For example, an individual may contact your company and ask you to remove his or her information from your databases under the right to erasure. You can configure your software robots to intercept the request, verify the identity of the individual, and automatically trigger a data purging process across any locations the individual’s data is stored.
Automation can be used to streamline each of the eight rights. More importantly, it can do so in a way that is unique to your business. Your processes aren’t going to look exactly like anyone else’s—you’re working with a unique environment and unique data collection and storage needs. RPA software is flexible and can be easily configured to automate any workflow.
In order to quickly and effectively automate your GDPR compliance processes, start by documenting everything about your data. Keep a record of what personal information you store and where you store it. This is a great time to identify data you don’t actually need to be storing and get rid of it before GDPR takes effect.
Once you’ve fully documented your existing data processes, you can begin designing the automated workflows that will keep you compliant with GDPR. We have a few resources available to help you design efficient processes and choose the best approach to automating those workflows.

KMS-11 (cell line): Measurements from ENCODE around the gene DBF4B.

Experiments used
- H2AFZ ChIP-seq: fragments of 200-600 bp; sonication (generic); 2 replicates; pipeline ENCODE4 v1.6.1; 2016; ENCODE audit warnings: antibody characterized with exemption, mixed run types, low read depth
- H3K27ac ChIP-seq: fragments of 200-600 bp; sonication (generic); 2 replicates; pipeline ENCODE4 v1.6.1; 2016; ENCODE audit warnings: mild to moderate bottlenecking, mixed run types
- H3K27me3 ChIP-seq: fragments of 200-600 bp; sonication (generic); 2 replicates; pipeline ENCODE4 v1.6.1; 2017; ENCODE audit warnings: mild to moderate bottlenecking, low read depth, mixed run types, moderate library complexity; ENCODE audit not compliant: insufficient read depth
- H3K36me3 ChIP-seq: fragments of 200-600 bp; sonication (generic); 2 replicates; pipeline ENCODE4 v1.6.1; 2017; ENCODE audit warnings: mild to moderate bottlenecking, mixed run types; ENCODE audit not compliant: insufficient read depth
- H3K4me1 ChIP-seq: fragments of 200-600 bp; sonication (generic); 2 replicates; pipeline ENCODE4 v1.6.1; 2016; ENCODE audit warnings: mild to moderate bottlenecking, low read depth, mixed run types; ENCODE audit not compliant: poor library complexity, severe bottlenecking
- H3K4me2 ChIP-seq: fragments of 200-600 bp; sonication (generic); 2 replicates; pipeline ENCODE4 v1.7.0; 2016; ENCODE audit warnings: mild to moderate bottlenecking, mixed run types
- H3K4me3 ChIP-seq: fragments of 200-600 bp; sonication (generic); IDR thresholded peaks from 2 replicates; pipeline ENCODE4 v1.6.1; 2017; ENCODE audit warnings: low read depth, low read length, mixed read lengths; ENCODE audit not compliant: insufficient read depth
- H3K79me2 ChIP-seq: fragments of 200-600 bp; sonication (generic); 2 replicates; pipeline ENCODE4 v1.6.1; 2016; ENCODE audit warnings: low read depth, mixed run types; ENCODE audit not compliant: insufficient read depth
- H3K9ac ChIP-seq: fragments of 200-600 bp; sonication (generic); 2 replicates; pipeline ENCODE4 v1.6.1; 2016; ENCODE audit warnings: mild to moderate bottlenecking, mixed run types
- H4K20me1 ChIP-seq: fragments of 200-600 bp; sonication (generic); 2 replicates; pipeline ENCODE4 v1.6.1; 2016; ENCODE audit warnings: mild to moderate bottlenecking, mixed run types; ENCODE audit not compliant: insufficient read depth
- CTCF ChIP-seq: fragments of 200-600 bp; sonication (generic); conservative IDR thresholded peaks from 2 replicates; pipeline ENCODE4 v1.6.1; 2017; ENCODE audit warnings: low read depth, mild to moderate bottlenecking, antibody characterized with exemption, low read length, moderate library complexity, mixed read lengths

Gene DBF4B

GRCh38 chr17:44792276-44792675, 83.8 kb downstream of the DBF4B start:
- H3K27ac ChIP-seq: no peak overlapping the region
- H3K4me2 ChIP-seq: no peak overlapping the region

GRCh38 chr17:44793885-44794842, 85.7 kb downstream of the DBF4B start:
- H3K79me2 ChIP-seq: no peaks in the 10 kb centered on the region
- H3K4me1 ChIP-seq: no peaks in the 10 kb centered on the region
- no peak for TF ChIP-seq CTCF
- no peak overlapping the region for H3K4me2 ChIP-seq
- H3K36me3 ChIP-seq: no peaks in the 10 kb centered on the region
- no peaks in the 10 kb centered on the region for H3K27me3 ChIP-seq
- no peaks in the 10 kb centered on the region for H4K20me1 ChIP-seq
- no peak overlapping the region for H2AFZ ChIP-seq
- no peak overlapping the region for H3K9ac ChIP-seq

A huge advantage to using an enterprise automation solution to streamline GDPR compliance is that it can also automatically produce the reports and audit logs you need to prove compliance. Configure the reports to be sure that they don’t store any data that you have agreed to purge.
Choosing an Automation Solution for GDPR Compliance
There are a wide variety of business automation solutions available, from the free schedulers that come built into your applications to comprehensive enterprise automation platforms. Many businesses rely on homegrown tools and custom scripts to automate processes. When choosing an automation method for your GDPR compliance processes, keep these factors in mind:
Your automation software should have the flexibility to integrate with any other system or application that touches your data. If a customer requests access to personal data, the fact that it’s stored in the cloud or in a legacy database should not be an obstacle to your automation tool. You may also have data stored redundantly in multiple locations. If GDPR requires you to access an individual’s data, be sure your action can be synchronized across all locations.
The automation solution you choose should have easy options for producing audit logs. Make sure it is always clear who accessed or changed data and when they did so.
Don’t neglect to prepare for privacy regulation updates or changes in your organization’s data collection needs. A custom script will require work from your developers every time a process needs a small tweak. An RPA solution can be updated to meet new requirements with a few quick drag-and-drop actions.